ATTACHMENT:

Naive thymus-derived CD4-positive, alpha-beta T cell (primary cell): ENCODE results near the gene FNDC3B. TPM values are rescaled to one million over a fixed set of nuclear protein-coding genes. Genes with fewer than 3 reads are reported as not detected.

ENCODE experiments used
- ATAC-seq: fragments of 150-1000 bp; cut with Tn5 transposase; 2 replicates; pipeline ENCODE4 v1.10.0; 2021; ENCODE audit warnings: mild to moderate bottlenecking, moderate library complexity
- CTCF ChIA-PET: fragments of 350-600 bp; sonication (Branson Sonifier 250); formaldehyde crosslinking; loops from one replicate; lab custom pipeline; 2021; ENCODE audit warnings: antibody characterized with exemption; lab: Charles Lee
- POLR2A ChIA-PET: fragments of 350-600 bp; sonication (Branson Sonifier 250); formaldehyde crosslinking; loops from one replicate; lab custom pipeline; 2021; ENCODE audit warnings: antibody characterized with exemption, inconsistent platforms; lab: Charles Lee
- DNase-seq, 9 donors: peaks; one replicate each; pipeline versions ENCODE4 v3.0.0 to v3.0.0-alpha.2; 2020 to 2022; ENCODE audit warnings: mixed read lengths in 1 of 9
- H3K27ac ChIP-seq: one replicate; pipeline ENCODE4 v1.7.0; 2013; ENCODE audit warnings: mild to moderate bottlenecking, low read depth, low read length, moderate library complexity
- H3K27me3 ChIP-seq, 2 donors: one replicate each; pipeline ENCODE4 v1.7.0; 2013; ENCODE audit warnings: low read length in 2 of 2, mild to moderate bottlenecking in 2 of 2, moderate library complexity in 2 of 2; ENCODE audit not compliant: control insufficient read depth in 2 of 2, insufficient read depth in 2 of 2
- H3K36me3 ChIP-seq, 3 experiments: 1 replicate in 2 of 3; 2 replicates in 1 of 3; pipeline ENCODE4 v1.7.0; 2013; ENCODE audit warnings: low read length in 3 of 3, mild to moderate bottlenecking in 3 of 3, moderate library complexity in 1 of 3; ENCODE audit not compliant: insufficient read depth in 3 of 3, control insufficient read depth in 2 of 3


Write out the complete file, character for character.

Naive thymus-derived CD4-positive, alpha-beta T cell (primary cell): ENCODE results near the gene FNDC3B. TPM values are rescaled to one million over a fixed set of nuclear protein-coding genes. Genes with fewer than 3 reads are reported as not detected.

ENCODE experiments used
- ATAC-seq: fragments of 150-1000 bp; cut with Tn5 transposase; 2 replicates; pipeline ENCODE4 v1.10.0; 2021; ENCODE audit warnings: mild to moderate bottlenecking, moderate library complexity
- CTCF ChIA-PET: fragments of 350-600 bp; sonication (Branson Sonifier 250); formaldehyde crosslinking; loops from one replicate; lab custom pipeline; 2021; ENCODE audit warnings: antibody characterized with exemption; lab: Charles Lee
- POLR2A ChIA-PET: fragments of 350-600 bp; sonication (Branson Sonifier 250); formaldehyde crosslinking; loops from one replicate; lab custom pipeline; 2021; ENCODE audit warnings: antibody characterized with exemption, inconsistent platforms; lab: Charles Lee
- DNase-seq, 9 donors: peaks; one replicate each; pipeline versions ENCODE4 v3.0.0 to v3.0.0-alpha.2; 2020 to 2022; ENCODE audit warnings: mixed read lengths in 1 of 9
- H3K27ac ChIP-seq: one replicate; pipeline ENCODE4 v1.7.0; 2013; ENCODE audit warnings: mild to moderate bottlenecking, low read depth, low read length, moderate library complexity
- H3K27me3 ChIP-seq, 2 donors: one replicate each; pipeline ENCODE4 v1.7.0; 2013; ENCODE audit warnings: low read length in 2 of 2, mild to moderate bottlenecking in 2 of 2, moderate library complexity in 2 of 2; ENCODE audit not compliant: control insufficient read depth in 2 of 2, insufficient read depth in 2 of 2
- H3K36me3 ChIP-seq, 3 experiments: 1 replicate in 2 of 3; 2 replicates in 1 of 3; pipeline ENCODE4 v1.7.0; 2013; ENCODE audit warnings: low read length in 3 of 3, mild to moderate bottlenecking in 3 of 3, moderate library complexity in 1 of 3; ENCODE audit not compliant: insufficient read depth in 3 of 3, control insufficient read depth in 2 of 3